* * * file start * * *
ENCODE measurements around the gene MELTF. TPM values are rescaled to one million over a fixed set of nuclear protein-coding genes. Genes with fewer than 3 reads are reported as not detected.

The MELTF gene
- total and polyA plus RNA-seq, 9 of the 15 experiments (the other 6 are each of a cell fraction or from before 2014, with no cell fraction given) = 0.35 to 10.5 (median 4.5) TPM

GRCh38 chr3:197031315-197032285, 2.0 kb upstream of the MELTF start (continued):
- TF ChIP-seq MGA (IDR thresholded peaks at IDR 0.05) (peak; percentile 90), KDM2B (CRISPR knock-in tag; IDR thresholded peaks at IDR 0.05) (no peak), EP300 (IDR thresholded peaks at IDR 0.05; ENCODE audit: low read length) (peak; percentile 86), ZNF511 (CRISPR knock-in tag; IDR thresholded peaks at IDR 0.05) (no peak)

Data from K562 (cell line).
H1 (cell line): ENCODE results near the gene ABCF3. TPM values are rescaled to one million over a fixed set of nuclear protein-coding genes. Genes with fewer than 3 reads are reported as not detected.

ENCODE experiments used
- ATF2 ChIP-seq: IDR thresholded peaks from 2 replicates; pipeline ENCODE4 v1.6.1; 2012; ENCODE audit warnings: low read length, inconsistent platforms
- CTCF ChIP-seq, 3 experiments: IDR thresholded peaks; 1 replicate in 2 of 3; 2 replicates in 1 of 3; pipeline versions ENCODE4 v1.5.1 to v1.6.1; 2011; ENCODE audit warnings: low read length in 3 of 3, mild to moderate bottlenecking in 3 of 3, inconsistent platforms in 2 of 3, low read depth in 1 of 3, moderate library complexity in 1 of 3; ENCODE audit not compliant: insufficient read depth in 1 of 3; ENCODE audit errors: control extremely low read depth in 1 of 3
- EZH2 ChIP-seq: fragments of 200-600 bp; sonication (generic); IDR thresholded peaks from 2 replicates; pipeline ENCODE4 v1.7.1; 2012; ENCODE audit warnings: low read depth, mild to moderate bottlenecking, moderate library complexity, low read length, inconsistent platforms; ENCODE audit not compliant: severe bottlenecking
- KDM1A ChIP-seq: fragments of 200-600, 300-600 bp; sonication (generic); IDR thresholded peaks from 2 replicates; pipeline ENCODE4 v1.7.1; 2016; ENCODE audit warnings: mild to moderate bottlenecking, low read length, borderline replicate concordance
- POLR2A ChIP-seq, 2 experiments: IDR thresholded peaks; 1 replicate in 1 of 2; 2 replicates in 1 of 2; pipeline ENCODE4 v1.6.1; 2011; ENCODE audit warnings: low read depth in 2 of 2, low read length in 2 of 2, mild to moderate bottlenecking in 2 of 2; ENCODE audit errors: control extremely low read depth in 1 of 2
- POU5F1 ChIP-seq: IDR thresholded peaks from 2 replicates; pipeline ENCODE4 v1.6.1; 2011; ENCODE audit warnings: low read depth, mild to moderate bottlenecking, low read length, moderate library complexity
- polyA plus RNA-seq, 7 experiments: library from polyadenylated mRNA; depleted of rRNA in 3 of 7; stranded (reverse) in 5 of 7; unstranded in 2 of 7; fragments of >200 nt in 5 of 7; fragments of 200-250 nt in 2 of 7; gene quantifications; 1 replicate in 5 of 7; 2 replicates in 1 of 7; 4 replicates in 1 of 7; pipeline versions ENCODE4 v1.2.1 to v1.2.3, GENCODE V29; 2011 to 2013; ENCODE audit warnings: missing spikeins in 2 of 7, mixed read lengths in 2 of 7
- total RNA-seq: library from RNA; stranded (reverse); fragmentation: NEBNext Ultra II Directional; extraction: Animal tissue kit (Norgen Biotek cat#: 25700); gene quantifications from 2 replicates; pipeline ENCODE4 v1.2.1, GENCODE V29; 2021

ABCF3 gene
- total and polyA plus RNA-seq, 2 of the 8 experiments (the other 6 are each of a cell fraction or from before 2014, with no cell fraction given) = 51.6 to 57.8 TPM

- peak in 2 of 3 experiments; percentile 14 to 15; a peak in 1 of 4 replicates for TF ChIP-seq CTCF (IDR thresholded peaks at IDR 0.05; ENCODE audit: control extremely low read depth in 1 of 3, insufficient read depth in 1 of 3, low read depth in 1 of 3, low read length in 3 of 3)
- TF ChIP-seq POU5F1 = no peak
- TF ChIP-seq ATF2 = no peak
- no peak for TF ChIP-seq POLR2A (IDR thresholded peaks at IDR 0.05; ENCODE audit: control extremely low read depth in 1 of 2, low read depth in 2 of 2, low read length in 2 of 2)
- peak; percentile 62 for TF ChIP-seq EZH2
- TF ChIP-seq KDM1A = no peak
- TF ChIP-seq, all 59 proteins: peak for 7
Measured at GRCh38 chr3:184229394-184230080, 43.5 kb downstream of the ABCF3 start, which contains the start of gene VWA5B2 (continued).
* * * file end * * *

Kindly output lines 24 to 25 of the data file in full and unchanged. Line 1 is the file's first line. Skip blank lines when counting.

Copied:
- TF ChIP-seq KDM1A = no peak
- TF ChIP-seq, all 59 proteins: peak for 7